With unusually satisfying page design, Pienkowski’s excitingly theatrical silhouettes entice the reader into the mystery, magic and imagination of Joan Aiken’s marvellous retellings of traditional European Folk tales. The narrative element of the finely drawn silhouettes is further enhanced by the swirling colours of the marbled backgrounds.
Dogger (winner 1977)
Shirley Hughes, Red Fox, 32pp, 978 1 8623 0805 3, £5.99 pbk
Shirley Hughes has a lifelong ‘sketchbook habit’, sketching from behind trees or in alcoves, behind pillars, through windows, she misses nothing and the children in her drawings have a robust reality, affectionately observed and rewardingly rich in detail even in the busiest crowd scenes. Dogger is about a little boy’s distress when his favourite toy is lost, and how he finally tracks it down at a jumble sale. Hughes’s enchanting kind of realism is becoming increasingly rare.
Mister Magnolia (winner 1980)
Quentin Blake, Red Fox, 32pp, 978 1 8623 0807 7, £5.99 pbk
A much loved, genuinely heart warming story about a colourful eccentric who lives life to the full in spite of having only one boot. As ever, Blake’s freewheeling pen and ink drawings have a crazy joie de vivre, but his easy understanding (and slight reorganisation) of human anatomy gives his characters a certain authority, and however impossible their antics, you can always believe in them.
War Boy (winner 1989)
Michael Foreman, Pavilion, 96pp, 978 1 8436 5087 4, £9.99 pbk
Early on in this unusual autobiographical memoir the scene is set with some ravishingly beautiful watercolours showing the night sky during a bombing raid. In addition there are intricate line drawings of humble village homes, diagrams of incendiary bombs, blustery seascapes with barrage balloons, empty beaches and sinister gun emplacements .There are soldiers on leave, family get-togethers and children electrified by the presence of such things as tanks, Yanks and doodlebugs; and there’s the artist’s mum, valiantly keeping the local shop going. This is a brilliantly engaging child’s eye view of wartime, combining with such ease examples of beautiful artwork with diagrams, advertisements and all manner of documentary material.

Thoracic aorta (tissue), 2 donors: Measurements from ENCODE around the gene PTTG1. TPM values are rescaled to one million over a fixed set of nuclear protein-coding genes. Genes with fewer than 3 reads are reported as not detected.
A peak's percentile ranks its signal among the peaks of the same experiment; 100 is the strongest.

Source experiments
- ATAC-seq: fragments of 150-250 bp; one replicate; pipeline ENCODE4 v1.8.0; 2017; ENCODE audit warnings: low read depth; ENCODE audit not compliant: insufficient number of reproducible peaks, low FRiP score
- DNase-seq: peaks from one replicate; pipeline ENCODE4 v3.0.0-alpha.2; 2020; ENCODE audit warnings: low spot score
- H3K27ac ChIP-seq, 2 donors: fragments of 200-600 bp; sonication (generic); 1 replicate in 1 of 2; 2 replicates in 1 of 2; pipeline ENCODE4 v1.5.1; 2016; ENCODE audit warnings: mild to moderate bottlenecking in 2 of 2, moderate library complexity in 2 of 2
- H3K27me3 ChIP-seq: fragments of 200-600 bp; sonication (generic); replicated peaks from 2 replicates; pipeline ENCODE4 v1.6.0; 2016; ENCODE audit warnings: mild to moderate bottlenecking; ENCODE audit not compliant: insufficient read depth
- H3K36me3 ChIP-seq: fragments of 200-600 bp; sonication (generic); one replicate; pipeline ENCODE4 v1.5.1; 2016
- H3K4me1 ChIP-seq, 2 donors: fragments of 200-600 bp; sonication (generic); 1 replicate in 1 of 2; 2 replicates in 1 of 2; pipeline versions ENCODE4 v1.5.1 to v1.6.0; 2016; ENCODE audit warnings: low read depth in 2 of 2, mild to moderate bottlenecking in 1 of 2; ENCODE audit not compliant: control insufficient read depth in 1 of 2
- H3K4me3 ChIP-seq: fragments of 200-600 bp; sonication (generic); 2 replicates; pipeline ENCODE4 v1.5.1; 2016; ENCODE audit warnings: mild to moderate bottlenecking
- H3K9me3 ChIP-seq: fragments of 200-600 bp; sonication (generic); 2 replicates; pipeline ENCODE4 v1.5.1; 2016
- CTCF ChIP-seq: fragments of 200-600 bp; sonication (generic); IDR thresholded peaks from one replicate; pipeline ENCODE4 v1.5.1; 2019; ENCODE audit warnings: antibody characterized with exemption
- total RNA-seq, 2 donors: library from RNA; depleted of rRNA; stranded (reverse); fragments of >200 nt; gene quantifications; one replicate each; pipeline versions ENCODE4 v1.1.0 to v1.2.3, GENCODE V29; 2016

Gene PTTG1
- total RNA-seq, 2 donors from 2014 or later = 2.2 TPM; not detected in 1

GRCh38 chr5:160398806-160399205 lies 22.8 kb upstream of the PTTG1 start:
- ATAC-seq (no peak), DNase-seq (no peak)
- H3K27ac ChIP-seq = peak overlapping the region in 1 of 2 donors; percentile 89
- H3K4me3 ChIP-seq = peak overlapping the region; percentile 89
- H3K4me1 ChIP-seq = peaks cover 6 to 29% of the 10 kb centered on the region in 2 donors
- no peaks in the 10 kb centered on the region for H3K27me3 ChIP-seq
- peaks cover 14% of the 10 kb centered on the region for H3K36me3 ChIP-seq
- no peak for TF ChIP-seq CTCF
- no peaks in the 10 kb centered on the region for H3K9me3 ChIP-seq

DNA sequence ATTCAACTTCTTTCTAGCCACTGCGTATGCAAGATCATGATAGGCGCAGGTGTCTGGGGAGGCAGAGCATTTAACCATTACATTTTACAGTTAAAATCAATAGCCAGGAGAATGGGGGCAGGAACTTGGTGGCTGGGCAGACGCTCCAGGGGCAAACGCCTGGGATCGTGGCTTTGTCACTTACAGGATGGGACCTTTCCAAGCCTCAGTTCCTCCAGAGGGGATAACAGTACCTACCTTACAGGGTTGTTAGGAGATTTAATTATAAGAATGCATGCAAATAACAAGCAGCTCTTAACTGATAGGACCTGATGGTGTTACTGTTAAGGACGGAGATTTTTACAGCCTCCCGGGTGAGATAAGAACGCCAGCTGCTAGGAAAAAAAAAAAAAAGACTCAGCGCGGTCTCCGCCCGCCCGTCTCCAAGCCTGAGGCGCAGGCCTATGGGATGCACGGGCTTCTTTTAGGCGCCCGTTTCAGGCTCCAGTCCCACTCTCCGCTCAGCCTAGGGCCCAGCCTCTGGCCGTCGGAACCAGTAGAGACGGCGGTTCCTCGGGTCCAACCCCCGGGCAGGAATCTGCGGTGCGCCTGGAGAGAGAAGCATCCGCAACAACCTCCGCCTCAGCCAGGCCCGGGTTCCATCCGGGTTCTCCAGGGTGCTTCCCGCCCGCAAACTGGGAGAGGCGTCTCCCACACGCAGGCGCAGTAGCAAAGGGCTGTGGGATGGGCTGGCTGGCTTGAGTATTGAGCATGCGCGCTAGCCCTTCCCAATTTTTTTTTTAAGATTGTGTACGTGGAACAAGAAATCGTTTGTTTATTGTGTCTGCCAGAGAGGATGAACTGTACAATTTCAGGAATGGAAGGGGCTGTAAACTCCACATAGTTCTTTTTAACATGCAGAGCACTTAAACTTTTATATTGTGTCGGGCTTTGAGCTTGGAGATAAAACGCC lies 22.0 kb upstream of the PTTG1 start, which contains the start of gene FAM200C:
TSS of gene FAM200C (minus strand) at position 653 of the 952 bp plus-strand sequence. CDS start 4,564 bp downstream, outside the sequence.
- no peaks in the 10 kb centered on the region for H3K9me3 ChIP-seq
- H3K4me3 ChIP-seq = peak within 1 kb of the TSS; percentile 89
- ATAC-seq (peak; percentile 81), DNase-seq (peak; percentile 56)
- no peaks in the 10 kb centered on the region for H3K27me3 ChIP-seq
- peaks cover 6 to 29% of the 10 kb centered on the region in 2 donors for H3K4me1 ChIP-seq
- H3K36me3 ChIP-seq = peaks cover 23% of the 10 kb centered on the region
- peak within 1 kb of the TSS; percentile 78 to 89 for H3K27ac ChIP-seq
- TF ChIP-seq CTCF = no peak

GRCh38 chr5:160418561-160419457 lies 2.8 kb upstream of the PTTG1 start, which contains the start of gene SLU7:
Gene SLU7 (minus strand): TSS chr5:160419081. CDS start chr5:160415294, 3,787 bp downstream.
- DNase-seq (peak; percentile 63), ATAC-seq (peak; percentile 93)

I Will Not Ever Never Eat a Tomato (winner 2000)
Lauren Child, Orchard, 32pp, 978 1 8461 6886 4, £6.99 pbk
With her now very familiar scrawly images drawn with swooping black outlines and collages that include photographs, scraps of fabric, wallpaper, twirling typography, spaceships, peas, and of course tomatoes, Child assembles her spreads on the computer screen and within a flattened perspective arranges the components with a mischievous wit and cunning simplicity which, although it may have baffled some traditionalists, is still instantly embraced and understood by children.
The Adventures of the Dish and the Spoon (winner 2007)
Mini Grey, Red Fox, 32pp, 978 0 0994 7576 7, £5.99 pbk
This wickedly funny interpretation of Hey Diddle Diddle is magnificently illustrated with a veritable avalanche of very witty, polished, sequential pictures, which move at a tremendous pace to tell a story in which the dish and the spoon star as runaway lovers. Romantic, exciting and perfectly structured, it is presented with great panache and ends teasingly with a new beginning. Brilliant.
Joanna Carey is a former Children’s Books Editor of the Guardian.